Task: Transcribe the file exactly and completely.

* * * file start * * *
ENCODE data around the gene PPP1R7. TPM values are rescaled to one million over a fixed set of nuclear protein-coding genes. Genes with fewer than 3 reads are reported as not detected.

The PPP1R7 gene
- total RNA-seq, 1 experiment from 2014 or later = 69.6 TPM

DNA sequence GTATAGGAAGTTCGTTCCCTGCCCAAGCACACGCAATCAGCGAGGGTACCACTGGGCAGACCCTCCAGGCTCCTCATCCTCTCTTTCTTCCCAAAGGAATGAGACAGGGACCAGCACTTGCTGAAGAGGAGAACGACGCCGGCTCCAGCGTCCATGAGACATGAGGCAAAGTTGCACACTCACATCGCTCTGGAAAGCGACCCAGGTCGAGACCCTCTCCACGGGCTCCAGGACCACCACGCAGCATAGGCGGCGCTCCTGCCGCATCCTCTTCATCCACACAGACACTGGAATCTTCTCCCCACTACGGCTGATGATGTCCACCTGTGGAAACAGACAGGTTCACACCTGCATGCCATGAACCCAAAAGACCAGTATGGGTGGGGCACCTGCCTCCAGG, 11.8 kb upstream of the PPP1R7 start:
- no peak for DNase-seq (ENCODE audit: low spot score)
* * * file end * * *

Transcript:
ENCODE data around the gene PPP1R7. TPM values are rescaled to one million over a fixed set of nuclear protein-coding genes. Genes with fewer than 3 reads are reported as not detected.

The PPP1R7 gene
- total RNA-seq, 1 experiment from 2014 or later = 69.6 TPM

DNA sequence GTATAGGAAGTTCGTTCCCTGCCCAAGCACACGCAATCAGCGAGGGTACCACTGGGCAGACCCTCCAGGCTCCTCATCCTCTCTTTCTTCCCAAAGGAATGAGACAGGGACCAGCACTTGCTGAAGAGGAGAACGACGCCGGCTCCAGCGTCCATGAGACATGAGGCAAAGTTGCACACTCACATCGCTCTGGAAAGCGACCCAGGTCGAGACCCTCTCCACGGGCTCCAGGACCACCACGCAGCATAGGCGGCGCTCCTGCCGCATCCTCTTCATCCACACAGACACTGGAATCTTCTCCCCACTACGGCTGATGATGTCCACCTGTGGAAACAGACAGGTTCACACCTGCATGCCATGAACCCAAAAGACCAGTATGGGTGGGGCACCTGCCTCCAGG, 11.8 kb upstream of the PPP1R7 start:
- no peak for DNase-seq (ENCODE audit: low spot score)